2 the experiment for another week3. The success declaration should be evaluated with respect to the reported 90% piracy rate for the game. Following the success of “World of Goo”, the developer of Crayon Physics Deluxe allowed consumers to pay as they wished for the game for one week (January 8-15, 2010). During this week 31,332 downloaded the game and paid on average $1.90, leading the developer to announce that the experiment was “way more popular” than he expected4.

Such PWYW pricing strategies are neither new nor rare, and are prevalent in a variety of contexts. Public radio and television stations in the United States employ membership drives for donations that contain all the essential features of a PWYW strategy. Many museums do not charge admission fees, but suggest to patrons that they donate whatever they want, and restaurants in the U.S., U.K., Australia and Spain have experimented with PWYW options on their menus (Gregory 2009). As a consequence, PWYW has recently begun to attract thoughtful academic scrutiny (e.g. Kim et al. 2009, Regner and Barria 2009, Gautier and van der Klaauw 2010, Gneezy et al. 2010, Chen et al. 2010). Many arguments for the successful employment of a PWYW strategy can be proffered. One class of arguments relies on revenue generation through consumers’ “social preferences”, which include their sense of altruism and fair play as well as their willingness to reciprocate the firm’s generous offer. Another argument is based on the notion of “loss leadership” and the generation of secondary income through an increased customer base and through cross selling. Musicians, for example, can gain publicity by giving away albums, which then leads to enhanced concert ticket sales and merchandizing; museums may generate traffic through free admissions and subsequently earn revenues through sales at their gift shops and cafeterias. However, such derivative income may not always be essential for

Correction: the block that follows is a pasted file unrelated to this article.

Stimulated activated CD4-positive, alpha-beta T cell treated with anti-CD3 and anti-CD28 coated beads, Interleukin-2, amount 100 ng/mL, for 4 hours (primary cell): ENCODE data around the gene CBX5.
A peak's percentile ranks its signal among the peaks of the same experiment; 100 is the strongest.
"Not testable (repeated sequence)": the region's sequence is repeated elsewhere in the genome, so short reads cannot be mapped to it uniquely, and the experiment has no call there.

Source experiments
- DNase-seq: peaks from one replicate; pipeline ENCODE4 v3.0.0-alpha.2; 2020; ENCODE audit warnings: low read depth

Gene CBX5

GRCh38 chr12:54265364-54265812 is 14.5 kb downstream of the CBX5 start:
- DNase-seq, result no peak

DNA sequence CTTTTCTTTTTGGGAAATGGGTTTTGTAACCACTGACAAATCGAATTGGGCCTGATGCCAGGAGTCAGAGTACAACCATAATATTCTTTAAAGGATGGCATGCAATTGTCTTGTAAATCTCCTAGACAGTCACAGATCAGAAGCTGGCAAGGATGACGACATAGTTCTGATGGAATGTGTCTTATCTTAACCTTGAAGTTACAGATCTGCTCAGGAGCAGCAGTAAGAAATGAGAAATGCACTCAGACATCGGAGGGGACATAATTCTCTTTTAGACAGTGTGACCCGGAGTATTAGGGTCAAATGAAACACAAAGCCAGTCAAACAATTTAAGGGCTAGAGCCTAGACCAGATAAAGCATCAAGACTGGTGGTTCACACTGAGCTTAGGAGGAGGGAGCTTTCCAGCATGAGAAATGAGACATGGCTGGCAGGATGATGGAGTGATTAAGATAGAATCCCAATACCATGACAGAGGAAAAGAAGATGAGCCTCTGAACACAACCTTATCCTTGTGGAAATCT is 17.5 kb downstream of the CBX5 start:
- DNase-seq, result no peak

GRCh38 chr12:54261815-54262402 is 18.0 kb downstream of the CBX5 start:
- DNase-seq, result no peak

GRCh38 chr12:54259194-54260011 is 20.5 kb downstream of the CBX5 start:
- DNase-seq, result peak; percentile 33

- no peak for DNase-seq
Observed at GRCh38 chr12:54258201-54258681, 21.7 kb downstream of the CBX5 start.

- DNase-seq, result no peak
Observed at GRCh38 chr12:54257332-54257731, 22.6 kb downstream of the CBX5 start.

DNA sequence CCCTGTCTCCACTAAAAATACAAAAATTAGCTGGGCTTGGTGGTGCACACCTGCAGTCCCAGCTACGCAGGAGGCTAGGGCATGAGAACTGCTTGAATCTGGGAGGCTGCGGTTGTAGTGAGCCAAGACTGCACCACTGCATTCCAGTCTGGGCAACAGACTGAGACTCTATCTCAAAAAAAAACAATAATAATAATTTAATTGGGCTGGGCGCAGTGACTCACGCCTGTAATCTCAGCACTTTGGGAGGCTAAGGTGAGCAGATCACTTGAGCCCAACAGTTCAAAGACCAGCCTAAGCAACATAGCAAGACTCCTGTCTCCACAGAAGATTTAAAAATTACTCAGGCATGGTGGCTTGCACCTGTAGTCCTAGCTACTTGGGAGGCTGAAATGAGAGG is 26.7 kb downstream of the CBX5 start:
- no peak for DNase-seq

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PWYW to be successful. Consider Wikipedia’s attempts to generate donations at the end of 2008, when a banner with a “Donate Now” button appeared at the top of every Wikipedia page; the campaign eventually achieved its target of raising $6 million, and there was no secondary income associated with the strategy (Hughes 2009).

Our study examines whether PWYW strategies can successfully be employed when arguments based on social preferences and loss leadership are not operative. Specifically, if a firm is faced with purely self-interested consumers, and there are no secondary benefits, can PWYW still be a profitable pricing strategy relative to fixed pricing (FP)? We answer this question through a game-theoretic model as well as laboratory experimentation, and identify conditions under which PWYW is more beneficial than FP to both the firm and to consumers.

The principal intuition underlying our results is captured in Wikipedia’s 2008 fundraising campaign. In that campaign, Wikipedia underscored the argument that user donations “will help keep Wikipedia free”, and hinted that a failure to raise sufficient funds would lead to Wikipedia users being charged a subscription fee, or Wikipedia being forced to carry advertisements (Hughes 2009). In essence, sufficient donations would sustain Wikipedia’s PWYW model in the future, but if donations did not reach sufficiency, Wikipedia might begin to charge users a subscription fee that would potentially be higher than the donation solicited, or Wikipedia might entertain advertisements, an action that could reduce users’ future benefits because Wikipedia might no longer be truly neutral.5 In our model, we

Abstract

the essential features of the strategy just described and investigate when it is incentive compatible for consumers. Consumers may be willing to pay a positive 5 The indie music download site Marathon of Dope, which operates on a PWYW basis, voices a plea of a similar nature in its web pages (e.g. http://marathonofdope.com/?p=634): “Whatever money you decide is reasonable to pay for the music at Marathon Of Dope will go directly to the artists. That money will enable them to continue making high caliber music and bring it directly to you.” The implicit threat to listeners is that insufficient current donations will force the artists to compromise on quality and efficient distribution of their music in the future.